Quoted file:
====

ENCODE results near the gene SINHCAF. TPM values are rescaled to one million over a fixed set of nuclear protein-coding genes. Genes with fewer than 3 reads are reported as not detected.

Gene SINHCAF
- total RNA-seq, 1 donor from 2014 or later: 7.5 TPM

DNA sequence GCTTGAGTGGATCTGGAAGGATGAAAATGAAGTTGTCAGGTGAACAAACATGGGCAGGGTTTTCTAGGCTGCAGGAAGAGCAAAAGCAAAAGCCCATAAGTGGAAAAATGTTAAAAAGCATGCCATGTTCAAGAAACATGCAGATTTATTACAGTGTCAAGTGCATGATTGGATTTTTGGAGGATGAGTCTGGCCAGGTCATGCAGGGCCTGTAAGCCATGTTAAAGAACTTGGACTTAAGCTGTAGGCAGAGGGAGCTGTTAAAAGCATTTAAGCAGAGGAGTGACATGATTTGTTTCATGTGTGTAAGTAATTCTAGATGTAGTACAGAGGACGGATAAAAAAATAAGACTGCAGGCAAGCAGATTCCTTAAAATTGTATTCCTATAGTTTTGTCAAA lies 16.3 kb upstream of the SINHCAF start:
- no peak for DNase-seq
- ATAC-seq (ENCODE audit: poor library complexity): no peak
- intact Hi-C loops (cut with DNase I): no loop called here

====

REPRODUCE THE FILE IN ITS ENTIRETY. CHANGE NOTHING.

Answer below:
ENCODE results near the gene SINHCAF. TPM values are rescaled to one million over a fixed set of nuclear protein-coding genes. Genes with fewer than 3 reads are reported as not detected.

Gene SINHCAF
- total RNA-seq, 1 donor from 2014 or later: 7.5 TPM

DNA sequence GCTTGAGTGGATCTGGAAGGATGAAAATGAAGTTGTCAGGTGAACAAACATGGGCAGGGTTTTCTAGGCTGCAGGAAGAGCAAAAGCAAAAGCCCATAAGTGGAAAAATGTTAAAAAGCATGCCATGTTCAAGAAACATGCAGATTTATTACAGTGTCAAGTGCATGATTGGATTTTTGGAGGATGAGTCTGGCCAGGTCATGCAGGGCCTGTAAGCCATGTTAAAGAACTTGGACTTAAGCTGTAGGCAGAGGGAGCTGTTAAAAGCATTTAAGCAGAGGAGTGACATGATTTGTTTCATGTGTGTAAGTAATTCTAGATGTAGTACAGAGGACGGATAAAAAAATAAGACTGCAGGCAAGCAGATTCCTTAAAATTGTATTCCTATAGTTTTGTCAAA lies 16.3 kb upstream of the SINHCAF start:
- no peak for DNase-seq
- ATAC-seq (ENCODE audit: poor library complexity): no peak
- intact Hi-C loops (cut with DNase I): no loop called here